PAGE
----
Review Summary: This album retains all the flavorful taste and professionalism of progressive music with none of the kitsch, and that’s more than can be said even of the best of their contemporaries.
Progressive music has essentially become the punch line to countless musical jokes, and it’s easy to see why. The genre plotted its own demise with bands such as Yes, Jethro Tull, and Emerson Lake and Palmer waging an arms race to see who can create the longest, most complex, and overly self-indulgent albums in the genre. Revisionists can attempt to debunk the wave of critical backlash that has discredited progressive music all they want, but the fact remains, there was a reason punk music swept up the musical underground in the late 1970’s
. However, I do believe that if more people discovered albums as high of quality as “Anabelas”
, the good name of progressive music can make moves to be unsullied.
The train-track rattle and hum of percussion builds up and bursts into the smoky scene of a dank, seedy, and moody apartment building most likely located within the heart of whichever dispensable, "Lynchian", American city you most desire. The stage is set for the film noir menace of “Anabelas”
, where the finest elements of progressive rock are summarized within the breadth of just three tracks. Sadly, this is the only release from the Argentinean septet Bubu, and since then, it has remained relatively obscure and ultimately unappreciated by a wider audience.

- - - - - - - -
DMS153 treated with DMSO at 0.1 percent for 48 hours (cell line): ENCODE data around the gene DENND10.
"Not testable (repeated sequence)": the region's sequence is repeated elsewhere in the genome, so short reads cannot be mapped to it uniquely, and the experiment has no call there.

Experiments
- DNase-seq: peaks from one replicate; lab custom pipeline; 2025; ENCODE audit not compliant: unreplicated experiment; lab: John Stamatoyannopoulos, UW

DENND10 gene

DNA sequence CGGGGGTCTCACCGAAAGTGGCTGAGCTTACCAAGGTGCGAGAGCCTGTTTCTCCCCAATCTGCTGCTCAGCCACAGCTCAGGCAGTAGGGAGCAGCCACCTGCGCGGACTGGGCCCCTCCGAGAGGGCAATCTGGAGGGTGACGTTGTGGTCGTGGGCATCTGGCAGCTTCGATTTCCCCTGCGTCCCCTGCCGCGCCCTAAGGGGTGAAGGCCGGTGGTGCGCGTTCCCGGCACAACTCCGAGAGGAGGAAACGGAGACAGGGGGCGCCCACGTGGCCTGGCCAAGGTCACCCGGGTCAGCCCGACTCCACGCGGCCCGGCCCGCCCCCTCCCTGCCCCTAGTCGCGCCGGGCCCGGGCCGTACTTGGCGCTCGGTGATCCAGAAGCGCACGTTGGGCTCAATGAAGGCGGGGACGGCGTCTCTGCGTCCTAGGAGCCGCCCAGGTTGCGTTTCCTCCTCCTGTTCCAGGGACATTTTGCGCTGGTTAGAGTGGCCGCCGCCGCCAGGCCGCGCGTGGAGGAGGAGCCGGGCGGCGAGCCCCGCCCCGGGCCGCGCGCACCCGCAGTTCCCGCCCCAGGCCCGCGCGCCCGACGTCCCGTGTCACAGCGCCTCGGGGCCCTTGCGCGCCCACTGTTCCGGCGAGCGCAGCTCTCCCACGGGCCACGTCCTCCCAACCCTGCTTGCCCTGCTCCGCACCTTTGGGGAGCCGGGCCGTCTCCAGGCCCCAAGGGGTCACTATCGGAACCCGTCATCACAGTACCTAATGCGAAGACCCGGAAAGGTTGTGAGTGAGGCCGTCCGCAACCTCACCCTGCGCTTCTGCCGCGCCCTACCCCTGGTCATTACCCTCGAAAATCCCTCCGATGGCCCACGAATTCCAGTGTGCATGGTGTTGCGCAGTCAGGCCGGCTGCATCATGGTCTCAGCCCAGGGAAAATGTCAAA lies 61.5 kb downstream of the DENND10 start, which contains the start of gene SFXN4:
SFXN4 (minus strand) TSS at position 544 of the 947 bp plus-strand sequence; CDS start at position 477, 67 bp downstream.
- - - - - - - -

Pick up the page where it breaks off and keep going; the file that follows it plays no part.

Bubu doesn’t stick to just one mood or idea on this album. They're presented as unstable individuals with chemical imbalances that cause the album to jump back and fourth between moments of beauty, triumph, despair, and violence. It’s in this holistic approach that Bubu manage to craft an album that takes all of the good ideas behind progressive music and leave out all of the bad. From the schizophrenic menace of '73-'74 era King Crimson, to the tightly wound and whimsical feel of Gentle Giant, and even the militant and modal rhythm section and choir of Magma, this album retains all the flavorful taste and professionalism of progressive music with none of the kitsch, and that’s more than can be said even of the best of their contemporaries.
The first track “El Cortejo de un Dia Amarillo” sets the stage perfectly, transforming itself into a lingering, dark and disturbing crawl. The entire band is exposed here; a traditional guitar/bass/drum setup tinged with violins, horns, and woodwinds. Each instrument adds to the unsettling nature of the song as steam is built up propelling it through various mood swings. From dissonant bursts of guitar feedback, the dramatic film stings of the orchestral backing, and the always steady and complex drive of the drums and bass the song evolves at a spectacular pace. And herein lies the essence
of Bubu’s talent; their ability to escape the many pretentious leanings of progressive music. Concepts are never stretched thin, with each song wafting between different shades and moods Transitions are well structured and still come off as spontaneous while lengths of themes last only as long as they need too. "Anabelas"